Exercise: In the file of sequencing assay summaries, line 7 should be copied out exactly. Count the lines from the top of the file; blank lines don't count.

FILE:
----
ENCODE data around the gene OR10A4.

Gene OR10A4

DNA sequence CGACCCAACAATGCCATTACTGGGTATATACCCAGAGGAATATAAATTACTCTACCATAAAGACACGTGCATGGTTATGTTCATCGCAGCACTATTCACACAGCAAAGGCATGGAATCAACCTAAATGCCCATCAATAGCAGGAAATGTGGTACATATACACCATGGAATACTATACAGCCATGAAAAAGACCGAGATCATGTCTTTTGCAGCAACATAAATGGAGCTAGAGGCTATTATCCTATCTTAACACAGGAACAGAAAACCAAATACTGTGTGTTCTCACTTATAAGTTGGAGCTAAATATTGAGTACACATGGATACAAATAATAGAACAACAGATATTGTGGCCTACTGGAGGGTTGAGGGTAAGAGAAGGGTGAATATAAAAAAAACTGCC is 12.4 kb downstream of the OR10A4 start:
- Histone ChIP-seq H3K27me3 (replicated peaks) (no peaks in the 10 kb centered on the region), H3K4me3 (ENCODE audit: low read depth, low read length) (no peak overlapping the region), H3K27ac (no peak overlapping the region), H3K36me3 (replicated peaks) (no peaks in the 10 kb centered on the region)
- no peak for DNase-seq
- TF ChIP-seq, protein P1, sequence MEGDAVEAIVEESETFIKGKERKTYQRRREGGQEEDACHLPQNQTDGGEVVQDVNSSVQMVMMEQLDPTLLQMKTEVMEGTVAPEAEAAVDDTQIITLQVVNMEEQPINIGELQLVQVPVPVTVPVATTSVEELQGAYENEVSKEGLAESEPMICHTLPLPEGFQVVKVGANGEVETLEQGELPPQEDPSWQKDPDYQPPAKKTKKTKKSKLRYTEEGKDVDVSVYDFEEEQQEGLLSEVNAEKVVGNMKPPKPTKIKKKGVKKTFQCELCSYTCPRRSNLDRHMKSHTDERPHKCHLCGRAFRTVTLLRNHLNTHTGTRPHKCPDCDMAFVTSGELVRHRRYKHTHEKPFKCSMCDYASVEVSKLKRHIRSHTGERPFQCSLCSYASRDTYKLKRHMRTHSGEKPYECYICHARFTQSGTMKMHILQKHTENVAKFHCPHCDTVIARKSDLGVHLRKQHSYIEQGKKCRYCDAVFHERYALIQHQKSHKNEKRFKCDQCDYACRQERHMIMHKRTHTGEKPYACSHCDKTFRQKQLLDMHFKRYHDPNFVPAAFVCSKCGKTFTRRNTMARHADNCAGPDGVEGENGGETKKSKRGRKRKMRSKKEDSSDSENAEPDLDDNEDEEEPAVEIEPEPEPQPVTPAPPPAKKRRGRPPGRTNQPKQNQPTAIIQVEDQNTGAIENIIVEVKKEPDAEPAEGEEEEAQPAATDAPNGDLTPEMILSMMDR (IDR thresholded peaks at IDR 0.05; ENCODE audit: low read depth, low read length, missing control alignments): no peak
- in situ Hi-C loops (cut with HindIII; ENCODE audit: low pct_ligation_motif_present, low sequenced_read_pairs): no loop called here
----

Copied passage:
- in situ Hi-C loops (cut with HindIII; ENCODE audit: low pct_ligation_motif_present, low sequenced_read_pairs): no loop called here